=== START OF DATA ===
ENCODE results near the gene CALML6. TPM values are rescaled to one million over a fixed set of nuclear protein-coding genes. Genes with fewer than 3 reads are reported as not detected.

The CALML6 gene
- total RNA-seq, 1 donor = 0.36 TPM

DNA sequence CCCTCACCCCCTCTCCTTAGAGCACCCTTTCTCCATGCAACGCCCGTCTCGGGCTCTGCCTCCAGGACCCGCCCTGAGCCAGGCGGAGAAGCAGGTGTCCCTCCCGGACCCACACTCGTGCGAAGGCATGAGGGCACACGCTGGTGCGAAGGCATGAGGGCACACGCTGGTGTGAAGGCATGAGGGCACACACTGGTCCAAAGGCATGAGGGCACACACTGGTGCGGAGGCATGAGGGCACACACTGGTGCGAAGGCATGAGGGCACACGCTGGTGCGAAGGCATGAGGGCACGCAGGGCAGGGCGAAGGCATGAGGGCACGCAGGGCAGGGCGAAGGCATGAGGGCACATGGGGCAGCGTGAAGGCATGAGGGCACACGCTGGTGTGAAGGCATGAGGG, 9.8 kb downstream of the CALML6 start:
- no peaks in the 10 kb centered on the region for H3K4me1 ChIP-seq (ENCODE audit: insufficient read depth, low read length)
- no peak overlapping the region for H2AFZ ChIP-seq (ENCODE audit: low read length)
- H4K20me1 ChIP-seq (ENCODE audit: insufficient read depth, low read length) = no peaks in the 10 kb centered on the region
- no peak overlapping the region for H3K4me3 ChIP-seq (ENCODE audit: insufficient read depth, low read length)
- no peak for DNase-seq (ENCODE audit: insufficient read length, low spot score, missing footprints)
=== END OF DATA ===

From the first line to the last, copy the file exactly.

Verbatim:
ENCODE results near the gene CALML6. TPM values are rescaled to one million over a fixed set of nuclear protein-coding genes. Genes with fewer than 3 reads are reported as not detected.

The CALML6 gene
- total RNA-seq, 1 donor = 0.36 TPM

DNA sequence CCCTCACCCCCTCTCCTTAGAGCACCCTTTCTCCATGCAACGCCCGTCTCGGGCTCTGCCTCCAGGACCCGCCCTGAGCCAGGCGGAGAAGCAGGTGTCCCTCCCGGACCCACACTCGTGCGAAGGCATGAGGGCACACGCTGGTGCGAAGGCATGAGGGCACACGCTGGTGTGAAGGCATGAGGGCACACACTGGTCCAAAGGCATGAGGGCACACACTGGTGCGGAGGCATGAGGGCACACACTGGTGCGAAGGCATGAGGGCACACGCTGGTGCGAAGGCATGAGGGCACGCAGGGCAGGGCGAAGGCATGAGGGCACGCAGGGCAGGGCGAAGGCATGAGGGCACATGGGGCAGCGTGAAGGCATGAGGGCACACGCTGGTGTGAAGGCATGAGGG, 9.8 kb downstream of the CALML6 start:
- no peaks in the 10 kb centered on the region for H3K4me1 ChIP-seq (ENCODE audit: insufficient read depth, low read length)
- no peak overlapping the region for H2AFZ ChIP-seq (ENCODE audit: low read length)
- H4K20me1 ChIP-seq (ENCODE audit: insufficient read depth, low read length) = no peaks in the 10 kb centered on the region
- no peak overlapping the region for H3K4me3 ChIP-seq (ENCODE audit: insufficient read depth, low read length)
- no peak for DNase-seq (ENCODE audit: insufficient read length, low spot score, missing footprints)